The use of dialogical inquiry to acknowledge diversity when researching gratitude in indigenous cultures
Howells, KM, The use of dialogical inquiry to acknowledge diversity when researching gratitude in indigenous cultures, SAGE Research Methods Cases, Sage Publications Inc, United Kingdom, pp. 1-15. ISBN 9781473997851 (2017) [Other Book Chapter]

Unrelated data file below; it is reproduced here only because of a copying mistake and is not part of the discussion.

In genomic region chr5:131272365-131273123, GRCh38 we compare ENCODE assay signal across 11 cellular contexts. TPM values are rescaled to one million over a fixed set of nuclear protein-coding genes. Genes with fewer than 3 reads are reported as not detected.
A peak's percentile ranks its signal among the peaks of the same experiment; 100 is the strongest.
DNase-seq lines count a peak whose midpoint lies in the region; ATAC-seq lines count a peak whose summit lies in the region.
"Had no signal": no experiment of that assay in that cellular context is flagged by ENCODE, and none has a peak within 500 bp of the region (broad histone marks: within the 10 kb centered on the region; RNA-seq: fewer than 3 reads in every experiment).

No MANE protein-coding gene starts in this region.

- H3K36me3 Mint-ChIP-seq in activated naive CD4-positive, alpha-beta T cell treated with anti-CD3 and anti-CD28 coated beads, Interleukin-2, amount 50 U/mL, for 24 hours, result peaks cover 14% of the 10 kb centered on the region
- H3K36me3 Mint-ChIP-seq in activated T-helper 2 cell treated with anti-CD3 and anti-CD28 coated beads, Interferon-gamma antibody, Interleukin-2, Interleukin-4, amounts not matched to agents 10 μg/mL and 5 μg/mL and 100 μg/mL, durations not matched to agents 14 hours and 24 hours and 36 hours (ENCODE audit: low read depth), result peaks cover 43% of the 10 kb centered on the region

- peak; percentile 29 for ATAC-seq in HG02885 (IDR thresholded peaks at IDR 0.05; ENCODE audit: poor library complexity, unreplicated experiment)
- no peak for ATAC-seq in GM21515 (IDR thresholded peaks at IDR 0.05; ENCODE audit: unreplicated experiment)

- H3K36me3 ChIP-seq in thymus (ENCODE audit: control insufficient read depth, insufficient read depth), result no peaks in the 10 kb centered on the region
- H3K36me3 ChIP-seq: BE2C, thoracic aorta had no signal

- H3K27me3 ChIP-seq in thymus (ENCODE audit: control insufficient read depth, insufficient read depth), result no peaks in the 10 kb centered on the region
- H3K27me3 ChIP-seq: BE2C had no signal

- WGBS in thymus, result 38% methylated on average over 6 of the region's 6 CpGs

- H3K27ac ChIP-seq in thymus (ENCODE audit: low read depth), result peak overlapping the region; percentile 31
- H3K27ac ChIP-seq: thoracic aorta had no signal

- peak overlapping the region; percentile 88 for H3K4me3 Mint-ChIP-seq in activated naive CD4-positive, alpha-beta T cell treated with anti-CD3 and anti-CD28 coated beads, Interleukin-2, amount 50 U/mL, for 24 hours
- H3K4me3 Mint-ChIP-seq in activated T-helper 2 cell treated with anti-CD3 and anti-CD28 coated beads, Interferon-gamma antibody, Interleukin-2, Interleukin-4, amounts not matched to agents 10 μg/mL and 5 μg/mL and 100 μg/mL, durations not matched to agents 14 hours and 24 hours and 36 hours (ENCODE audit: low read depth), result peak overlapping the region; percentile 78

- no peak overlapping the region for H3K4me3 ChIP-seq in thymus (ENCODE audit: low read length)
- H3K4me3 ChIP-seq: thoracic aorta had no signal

This case study explores some of the complexities and dilemmas raised for those wishing to conduct research in indigenous cultures. In narrating experiences of researching the role of gratitude in indigenous South Africa, a rich context is presented for contemplating not only choice of methodology but how one positions oneself with "the other" in a country where there is strong political and cultural divisiveness. The case study provides resources for how one can navigate some of the challenges and recommends the methodology of dialogical inquiry as appropriate in cultures where one needs to be acutely aware of empowering those who have a history of disempowerment and for accessing the thinking of those who have a strong oral tradition. Using the concept of gratitude as an example, the case study illustrates that key to appropriate and effective research in indigenous cultures is strong acknowledgment of the rich dimensions of concepts that are already in place in indigenous cultures, and using this as the starting point for one’s investigation. As there has been very little research on the implications of cross-cultural understandings of gratitude for our teaching and learning pedagogy, this case study is positioned as an exploratory investigation. It points to the need for further examination of how we can appropriately access the differences in value and expressions of gratitude—or other concepts—in different cultures and the impact on the effectiveness of relationshipbuilding and appreciating cultural diversity in our educational communities.